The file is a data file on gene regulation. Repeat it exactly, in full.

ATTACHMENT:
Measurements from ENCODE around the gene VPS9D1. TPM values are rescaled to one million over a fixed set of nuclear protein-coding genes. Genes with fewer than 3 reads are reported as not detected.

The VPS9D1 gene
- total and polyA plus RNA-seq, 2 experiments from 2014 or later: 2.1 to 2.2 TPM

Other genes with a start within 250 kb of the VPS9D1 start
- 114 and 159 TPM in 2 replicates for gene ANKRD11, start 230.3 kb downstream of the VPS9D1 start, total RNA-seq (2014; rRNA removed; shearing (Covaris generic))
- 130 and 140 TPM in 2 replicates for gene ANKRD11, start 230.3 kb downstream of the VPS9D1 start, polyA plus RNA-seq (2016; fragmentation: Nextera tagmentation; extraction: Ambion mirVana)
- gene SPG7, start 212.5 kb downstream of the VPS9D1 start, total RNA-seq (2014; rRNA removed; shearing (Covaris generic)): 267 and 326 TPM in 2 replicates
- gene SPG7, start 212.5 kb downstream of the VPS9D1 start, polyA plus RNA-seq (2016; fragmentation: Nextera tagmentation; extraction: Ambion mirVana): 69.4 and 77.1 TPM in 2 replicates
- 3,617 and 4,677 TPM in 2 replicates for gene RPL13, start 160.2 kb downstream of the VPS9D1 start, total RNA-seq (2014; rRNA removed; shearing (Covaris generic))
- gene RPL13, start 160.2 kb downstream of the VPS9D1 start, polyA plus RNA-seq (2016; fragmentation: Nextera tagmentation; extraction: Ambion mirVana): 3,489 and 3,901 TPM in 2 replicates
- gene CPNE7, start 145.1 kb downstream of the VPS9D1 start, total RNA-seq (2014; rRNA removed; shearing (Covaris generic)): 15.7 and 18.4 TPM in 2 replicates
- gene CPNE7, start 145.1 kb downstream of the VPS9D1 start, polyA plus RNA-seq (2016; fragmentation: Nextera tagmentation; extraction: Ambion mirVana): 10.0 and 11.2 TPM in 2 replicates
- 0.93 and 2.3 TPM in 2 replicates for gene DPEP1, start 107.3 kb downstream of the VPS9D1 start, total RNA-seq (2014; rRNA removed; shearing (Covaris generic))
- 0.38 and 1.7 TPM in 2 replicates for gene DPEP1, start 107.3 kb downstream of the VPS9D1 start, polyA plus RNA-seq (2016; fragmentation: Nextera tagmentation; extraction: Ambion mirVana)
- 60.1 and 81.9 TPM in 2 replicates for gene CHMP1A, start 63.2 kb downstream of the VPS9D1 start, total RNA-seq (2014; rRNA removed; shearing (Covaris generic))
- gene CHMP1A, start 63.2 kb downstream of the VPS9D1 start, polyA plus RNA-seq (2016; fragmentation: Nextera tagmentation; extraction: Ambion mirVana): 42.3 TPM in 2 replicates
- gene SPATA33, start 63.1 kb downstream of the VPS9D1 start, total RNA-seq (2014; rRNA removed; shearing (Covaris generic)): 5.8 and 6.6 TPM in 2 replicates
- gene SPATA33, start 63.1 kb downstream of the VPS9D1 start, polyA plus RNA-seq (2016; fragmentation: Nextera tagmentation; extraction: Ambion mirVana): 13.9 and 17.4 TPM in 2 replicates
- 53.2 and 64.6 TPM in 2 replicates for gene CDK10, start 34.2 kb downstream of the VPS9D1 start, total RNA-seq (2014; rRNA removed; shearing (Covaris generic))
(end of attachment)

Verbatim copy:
Measurements from ENCODE around the gene VPS9D1. TPM values are rescaled to one million over a fixed set of nuclear protein-coding genes. Genes with fewer than 3 reads are reported as not detected.

The VPS9D1 gene
- total and polyA plus RNA-seq, 2 experiments from 2014 or later: 2.1 to 2.2 TPM

Other genes with a start within 250 kb of the VPS9D1 start
- 114 and 159 TPM in 2 replicates for gene ANKRD11, start 230.3 kb downstream of the VPS9D1 start, total RNA-seq (2014; rRNA removed; shearing (Covaris generic))
- 130 and 140 TPM in 2 replicates for gene ANKRD11, start 230.3 kb downstream of the VPS9D1 start, polyA plus RNA-seq (2016; fragmentation: Nextera tagmentation; extraction: Ambion mirVana)
- gene SPG7, start 212.5 kb downstream of the VPS9D1 start, total RNA-seq (2014; rRNA removed; shearing (Covaris generic)): 267 and 326 TPM in 2 replicates
- gene SPG7, start 212.5 kb downstream of the VPS9D1 start, polyA plus RNA-seq (2016; fragmentation: Nextera tagmentation; extraction: Ambion mirVana): 69.4 and 77.1 TPM in 2 replicates
- 3,617 and 4,677 TPM in 2 replicates for gene RPL13, start 160.2 kb downstream of the VPS9D1 start, total RNA-seq (2014; rRNA removed; shearing (Covaris generic))
- gene RPL13, start 160.2 kb downstream of the VPS9D1 start, polyA plus RNA-seq (2016; fragmentation: Nextera tagmentation; extraction: Ambion mirVana): 3,489 and 3,901 TPM in 2 replicates
- gene CPNE7, start 145.1 kb downstream of the VPS9D1 start, total RNA-seq (2014; rRNA removed; shearing (Covaris generic)): 15.7 and 18.4 TPM in 2 replicates
- gene CPNE7, start 145.1 kb downstream of the VPS9D1 start, polyA plus RNA-seq (2016; fragmentation: Nextera tagmentation; extraction: Ambion mirVana): 10.0 and 11.2 TPM in 2 replicates
- 0.93 and 2.3 TPM in 2 replicates for gene DPEP1, start 107.3 kb downstream of the VPS9D1 start, total RNA-seq (2014; rRNA removed; shearing (Covaris generic))
- 0.38 and 1.7 TPM in 2 replicates for gene DPEP1, start 107.3 kb downstream of the VPS9D1 start, polyA plus RNA-seq (2016; fragmentation: Nextera tagmentation; extraction: Ambion mirVana)
- 60.1 and 81.9 TPM in 2 replicates for gene CHMP1A, start 63.2 kb downstream of the VPS9D1 start, total RNA-seq (2014; rRNA removed; shearing (Covaris generic))
- gene CHMP1A, start 63.2 kb downstream of the VPS9D1 start, polyA plus RNA-seq (2016; fragmentation: Nextera tagmentation; extraction: Ambion mirVana): 42.3 TPM in 2 replicates
- gene SPATA33, start 63.1 kb downstream of the VPS9D1 start, total RNA-seq (2014; rRNA removed; shearing (Covaris generic)): 5.8 and 6.6 TPM in 2 replicates
- gene SPATA33, start 63.1 kb downstream of the VPS9D1 start, polyA plus RNA-seq (2016; fragmentation: Nextera tagmentation; extraction: Ambion mirVana): 13.9 and 17.4 TPM in 2 replicates
- 53.2 and 64.6 TPM in 2 replicates for gene CDK10, start 34.2 kb downstream of the VPS9D1 start, total RNA-seq (2014; rRNA removed; shearing (Covaris generic))